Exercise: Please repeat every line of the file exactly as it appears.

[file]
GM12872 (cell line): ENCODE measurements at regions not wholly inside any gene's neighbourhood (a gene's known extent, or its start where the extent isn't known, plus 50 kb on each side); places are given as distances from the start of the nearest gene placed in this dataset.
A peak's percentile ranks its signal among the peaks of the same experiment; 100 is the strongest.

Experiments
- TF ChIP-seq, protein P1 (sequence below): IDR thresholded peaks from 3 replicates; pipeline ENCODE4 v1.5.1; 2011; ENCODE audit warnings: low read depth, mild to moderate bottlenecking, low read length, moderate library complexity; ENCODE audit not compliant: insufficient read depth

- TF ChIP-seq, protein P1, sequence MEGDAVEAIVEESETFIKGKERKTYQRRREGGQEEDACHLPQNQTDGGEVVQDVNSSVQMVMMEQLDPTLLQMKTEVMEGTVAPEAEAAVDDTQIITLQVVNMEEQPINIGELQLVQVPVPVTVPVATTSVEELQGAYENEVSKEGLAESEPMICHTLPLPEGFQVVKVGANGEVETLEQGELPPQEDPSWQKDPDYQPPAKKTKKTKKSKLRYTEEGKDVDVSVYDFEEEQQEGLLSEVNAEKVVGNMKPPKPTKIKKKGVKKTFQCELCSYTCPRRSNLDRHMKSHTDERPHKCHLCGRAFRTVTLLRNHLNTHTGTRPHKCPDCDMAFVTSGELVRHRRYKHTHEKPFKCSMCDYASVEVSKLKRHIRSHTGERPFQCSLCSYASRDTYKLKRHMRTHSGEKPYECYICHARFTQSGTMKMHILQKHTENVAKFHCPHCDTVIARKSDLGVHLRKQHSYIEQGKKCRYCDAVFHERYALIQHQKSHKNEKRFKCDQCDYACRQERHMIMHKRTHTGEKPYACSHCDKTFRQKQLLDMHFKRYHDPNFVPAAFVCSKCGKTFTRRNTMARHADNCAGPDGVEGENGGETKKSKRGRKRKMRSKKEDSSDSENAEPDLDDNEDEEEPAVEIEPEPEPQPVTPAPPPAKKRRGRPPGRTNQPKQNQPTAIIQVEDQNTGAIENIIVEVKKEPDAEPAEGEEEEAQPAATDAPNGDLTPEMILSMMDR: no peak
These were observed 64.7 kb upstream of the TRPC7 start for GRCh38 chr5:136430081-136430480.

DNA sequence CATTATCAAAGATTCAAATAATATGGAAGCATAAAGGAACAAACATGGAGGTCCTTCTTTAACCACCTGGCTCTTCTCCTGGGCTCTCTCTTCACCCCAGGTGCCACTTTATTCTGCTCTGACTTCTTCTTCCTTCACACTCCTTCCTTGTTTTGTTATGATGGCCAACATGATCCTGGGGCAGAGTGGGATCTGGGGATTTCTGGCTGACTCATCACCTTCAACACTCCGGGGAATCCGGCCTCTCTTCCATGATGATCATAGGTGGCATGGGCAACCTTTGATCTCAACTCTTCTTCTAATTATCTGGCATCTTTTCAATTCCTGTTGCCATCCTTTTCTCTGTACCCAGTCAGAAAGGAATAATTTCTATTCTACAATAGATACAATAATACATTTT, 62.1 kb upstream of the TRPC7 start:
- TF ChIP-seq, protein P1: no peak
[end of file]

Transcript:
GM12872 (cell line): ENCODE measurements at regions not wholly inside any gene's neighbourhood (a gene's known extent, or its start where the extent isn't known, plus 50 kb on each side); places are given as distances from the start of the nearest gene placed in this dataset.
A peak's percentile ranks its signal among the peaks of the same experiment; 100 is the strongest.

Experiments
- TF ChIP-seq, protein P1 (sequence below): IDR thresholded peaks from 3 replicates; pipeline ENCODE4 v1.5.1; 2011; ENCODE audit warnings: low read depth, mild to moderate bottlenecking, low read length, moderate library complexity; ENCODE audit not compliant: insufficient read depth

- TF ChIP-seq, protein P1, sequence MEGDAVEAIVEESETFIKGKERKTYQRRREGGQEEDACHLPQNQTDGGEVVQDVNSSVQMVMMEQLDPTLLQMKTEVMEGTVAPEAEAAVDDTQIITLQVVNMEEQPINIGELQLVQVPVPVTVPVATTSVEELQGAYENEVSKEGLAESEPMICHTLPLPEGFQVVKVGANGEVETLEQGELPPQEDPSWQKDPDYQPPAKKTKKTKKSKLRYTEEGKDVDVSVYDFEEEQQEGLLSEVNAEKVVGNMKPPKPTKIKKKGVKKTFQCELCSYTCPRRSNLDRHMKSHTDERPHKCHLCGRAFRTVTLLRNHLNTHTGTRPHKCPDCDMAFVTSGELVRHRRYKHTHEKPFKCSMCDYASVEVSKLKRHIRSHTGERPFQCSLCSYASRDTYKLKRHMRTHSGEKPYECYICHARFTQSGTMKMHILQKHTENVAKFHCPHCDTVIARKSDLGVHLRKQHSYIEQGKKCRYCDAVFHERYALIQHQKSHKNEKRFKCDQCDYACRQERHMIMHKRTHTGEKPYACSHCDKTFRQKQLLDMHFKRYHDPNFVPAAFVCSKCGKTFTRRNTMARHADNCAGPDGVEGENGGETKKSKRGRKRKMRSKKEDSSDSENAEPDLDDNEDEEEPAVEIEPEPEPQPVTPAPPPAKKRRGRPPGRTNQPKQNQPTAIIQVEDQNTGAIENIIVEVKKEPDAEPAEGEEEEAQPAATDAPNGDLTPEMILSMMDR: no peak
These were observed 64.7 kb upstream of the TRPC7 start for GRCh38 chr5:136430081-136430480.

DNA sequence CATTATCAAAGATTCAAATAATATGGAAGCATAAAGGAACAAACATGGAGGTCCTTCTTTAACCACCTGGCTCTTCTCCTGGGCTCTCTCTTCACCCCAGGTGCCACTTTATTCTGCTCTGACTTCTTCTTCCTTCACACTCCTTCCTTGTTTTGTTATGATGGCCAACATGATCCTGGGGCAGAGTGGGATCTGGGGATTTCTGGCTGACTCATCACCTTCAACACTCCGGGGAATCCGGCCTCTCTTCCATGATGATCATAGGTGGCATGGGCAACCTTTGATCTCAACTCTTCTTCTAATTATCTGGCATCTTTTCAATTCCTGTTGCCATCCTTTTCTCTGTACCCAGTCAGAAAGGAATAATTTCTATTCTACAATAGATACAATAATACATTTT, 62.1 kb upstream of the TRPC7 start:
- TF ChIP-seq, protein P1: no peak